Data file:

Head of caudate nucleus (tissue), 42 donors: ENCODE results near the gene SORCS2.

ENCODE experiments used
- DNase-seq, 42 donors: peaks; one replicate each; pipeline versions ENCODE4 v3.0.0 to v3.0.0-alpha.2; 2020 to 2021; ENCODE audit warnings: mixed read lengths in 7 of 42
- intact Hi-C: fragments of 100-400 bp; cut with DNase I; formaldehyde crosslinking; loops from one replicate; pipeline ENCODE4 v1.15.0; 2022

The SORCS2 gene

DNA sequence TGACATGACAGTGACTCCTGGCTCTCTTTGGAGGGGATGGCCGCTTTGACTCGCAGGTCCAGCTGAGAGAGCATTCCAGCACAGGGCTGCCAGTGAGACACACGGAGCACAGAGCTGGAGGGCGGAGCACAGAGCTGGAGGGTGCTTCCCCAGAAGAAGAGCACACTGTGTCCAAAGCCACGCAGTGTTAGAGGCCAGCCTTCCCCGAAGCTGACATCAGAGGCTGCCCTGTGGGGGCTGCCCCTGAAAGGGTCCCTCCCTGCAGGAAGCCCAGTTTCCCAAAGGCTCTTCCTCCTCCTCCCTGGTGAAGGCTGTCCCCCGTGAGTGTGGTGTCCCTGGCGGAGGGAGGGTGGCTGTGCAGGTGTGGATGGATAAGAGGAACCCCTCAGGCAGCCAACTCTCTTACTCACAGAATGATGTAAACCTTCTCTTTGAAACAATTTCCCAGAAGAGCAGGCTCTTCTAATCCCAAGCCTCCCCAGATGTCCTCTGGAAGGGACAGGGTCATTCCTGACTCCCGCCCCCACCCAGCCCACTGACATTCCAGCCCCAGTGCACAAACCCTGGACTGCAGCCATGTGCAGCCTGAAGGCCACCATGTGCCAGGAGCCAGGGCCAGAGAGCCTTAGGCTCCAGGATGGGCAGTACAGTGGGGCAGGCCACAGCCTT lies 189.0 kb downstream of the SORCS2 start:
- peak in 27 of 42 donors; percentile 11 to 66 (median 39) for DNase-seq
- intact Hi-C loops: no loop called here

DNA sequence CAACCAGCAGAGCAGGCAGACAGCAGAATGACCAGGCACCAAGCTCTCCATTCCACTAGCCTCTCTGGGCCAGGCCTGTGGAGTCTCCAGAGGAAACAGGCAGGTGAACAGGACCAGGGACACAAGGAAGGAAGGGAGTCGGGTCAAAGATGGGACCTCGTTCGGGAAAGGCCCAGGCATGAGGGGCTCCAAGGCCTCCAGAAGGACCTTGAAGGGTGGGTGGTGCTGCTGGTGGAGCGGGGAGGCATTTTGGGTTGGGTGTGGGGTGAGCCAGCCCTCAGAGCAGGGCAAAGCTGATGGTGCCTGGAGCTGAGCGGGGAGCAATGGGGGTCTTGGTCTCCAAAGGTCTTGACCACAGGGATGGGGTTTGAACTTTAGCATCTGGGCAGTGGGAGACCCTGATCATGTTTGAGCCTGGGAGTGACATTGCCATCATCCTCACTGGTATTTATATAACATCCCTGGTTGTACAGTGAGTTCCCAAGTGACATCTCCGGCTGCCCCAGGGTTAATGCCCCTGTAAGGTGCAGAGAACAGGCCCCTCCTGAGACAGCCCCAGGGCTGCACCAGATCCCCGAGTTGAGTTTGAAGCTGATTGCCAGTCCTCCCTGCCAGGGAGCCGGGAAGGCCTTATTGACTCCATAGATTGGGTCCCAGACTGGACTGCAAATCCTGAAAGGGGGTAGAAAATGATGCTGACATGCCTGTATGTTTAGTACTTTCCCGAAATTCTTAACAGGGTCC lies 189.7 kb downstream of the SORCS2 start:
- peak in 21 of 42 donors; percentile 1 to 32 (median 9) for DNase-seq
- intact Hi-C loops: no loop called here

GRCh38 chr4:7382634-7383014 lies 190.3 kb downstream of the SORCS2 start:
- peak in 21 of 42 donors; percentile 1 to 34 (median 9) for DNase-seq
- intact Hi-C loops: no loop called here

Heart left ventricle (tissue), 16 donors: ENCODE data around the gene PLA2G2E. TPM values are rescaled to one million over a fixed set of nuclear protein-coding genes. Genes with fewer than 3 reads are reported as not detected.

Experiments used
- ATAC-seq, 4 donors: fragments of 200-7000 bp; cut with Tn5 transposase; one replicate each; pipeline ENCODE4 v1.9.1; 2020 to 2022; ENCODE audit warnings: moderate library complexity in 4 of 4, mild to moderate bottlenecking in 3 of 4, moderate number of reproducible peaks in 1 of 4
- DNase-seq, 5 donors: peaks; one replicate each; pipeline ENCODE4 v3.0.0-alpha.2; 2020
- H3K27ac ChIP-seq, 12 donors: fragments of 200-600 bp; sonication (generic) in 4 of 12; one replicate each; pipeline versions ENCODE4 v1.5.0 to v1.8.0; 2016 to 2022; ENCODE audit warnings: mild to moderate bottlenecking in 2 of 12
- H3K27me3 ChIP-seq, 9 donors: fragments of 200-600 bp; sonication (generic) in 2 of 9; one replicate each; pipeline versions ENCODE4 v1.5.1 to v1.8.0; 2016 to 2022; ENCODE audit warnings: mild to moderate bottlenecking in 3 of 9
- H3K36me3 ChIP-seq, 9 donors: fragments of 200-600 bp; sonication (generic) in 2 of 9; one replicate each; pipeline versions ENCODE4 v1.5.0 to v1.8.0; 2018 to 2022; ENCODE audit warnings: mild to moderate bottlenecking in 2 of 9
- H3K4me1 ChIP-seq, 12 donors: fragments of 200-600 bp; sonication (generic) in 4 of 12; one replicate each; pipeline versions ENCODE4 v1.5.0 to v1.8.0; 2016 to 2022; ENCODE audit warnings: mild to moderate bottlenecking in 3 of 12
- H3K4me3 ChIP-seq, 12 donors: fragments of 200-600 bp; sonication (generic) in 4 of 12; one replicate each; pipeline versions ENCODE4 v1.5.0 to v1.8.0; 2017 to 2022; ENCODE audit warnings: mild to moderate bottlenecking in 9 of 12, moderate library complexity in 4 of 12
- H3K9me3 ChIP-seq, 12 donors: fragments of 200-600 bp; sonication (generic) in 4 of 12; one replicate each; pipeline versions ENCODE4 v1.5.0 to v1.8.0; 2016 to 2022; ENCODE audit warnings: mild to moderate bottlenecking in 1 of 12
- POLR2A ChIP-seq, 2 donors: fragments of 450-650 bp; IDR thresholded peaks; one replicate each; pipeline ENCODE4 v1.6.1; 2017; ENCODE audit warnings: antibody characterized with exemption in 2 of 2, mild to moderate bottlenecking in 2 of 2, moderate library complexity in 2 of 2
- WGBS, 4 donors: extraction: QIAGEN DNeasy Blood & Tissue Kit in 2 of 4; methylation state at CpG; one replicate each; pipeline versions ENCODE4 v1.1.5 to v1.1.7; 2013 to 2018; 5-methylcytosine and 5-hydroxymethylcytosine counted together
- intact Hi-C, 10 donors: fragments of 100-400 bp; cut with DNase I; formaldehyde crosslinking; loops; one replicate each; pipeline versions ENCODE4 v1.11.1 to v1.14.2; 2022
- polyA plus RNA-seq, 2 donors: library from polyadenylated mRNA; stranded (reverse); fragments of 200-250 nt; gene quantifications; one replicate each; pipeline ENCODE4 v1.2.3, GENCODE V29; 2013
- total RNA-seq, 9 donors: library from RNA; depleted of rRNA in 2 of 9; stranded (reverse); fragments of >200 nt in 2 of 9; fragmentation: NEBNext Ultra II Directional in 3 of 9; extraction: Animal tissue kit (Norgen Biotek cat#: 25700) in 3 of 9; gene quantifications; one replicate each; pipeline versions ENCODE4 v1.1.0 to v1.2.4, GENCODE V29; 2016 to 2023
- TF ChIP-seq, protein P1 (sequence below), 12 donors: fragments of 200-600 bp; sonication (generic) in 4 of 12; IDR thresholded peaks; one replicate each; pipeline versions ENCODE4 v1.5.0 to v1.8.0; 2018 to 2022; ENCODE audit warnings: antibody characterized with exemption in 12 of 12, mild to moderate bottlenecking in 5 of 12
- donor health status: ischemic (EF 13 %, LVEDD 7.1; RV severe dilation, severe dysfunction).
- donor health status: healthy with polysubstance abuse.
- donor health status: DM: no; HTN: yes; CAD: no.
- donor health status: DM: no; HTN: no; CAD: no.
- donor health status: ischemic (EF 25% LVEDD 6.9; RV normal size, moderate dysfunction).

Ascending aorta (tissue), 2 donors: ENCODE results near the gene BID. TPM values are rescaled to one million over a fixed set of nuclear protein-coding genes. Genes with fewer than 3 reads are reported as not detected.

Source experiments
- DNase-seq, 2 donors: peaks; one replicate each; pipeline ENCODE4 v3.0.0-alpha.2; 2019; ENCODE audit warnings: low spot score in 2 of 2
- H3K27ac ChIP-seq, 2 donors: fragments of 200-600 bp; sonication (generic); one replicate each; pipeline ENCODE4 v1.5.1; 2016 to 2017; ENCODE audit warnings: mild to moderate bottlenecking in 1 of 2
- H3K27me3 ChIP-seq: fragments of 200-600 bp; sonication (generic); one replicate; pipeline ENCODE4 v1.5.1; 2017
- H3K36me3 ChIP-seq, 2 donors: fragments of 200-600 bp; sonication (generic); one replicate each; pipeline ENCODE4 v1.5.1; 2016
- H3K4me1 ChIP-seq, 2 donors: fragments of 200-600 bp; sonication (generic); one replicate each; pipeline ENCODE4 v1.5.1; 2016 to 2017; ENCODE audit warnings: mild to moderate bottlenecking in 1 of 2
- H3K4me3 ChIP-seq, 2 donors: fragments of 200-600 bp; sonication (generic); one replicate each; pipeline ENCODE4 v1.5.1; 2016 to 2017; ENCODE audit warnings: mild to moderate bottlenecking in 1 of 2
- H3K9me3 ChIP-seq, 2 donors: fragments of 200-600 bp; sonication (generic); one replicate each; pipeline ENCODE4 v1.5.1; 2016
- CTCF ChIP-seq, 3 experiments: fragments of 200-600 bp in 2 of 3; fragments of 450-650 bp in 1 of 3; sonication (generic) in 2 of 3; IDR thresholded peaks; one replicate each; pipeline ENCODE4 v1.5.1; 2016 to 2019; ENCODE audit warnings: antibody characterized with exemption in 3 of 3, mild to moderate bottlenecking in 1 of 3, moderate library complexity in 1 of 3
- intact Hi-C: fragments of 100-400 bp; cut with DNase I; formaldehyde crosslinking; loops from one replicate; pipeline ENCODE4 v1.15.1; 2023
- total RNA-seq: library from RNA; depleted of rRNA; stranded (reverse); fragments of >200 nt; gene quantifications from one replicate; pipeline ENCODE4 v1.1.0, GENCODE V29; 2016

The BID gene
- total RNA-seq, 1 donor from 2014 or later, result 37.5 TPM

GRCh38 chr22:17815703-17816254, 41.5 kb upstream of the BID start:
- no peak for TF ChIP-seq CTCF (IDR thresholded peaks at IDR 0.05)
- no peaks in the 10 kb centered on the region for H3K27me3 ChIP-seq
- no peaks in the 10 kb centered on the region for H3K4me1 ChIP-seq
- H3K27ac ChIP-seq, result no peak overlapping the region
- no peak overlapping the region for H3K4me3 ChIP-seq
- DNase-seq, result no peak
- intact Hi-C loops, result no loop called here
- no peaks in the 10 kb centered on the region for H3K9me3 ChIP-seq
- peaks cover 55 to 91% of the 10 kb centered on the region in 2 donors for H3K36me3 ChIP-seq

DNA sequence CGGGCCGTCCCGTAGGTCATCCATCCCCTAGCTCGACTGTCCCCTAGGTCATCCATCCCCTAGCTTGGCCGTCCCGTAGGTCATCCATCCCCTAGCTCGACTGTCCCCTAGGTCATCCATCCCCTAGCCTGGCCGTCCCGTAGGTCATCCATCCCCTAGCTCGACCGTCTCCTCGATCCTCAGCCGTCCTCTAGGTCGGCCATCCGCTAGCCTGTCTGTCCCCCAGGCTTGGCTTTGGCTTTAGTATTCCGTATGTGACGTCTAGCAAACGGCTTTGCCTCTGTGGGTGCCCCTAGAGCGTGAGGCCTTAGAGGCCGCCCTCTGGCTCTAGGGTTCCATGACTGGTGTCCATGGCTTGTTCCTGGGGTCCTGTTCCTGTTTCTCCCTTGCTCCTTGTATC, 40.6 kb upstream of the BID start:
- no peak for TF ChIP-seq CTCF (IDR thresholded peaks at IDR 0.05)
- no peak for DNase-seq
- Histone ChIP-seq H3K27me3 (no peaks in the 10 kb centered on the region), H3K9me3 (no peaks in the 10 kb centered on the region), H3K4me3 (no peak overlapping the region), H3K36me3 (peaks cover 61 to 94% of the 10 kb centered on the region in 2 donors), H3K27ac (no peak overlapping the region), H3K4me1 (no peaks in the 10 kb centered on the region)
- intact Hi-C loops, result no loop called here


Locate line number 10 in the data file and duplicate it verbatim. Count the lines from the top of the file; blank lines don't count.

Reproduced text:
- peak in 21 of 42 donors; percentile 1 to 32 (median 9) for DNase-seq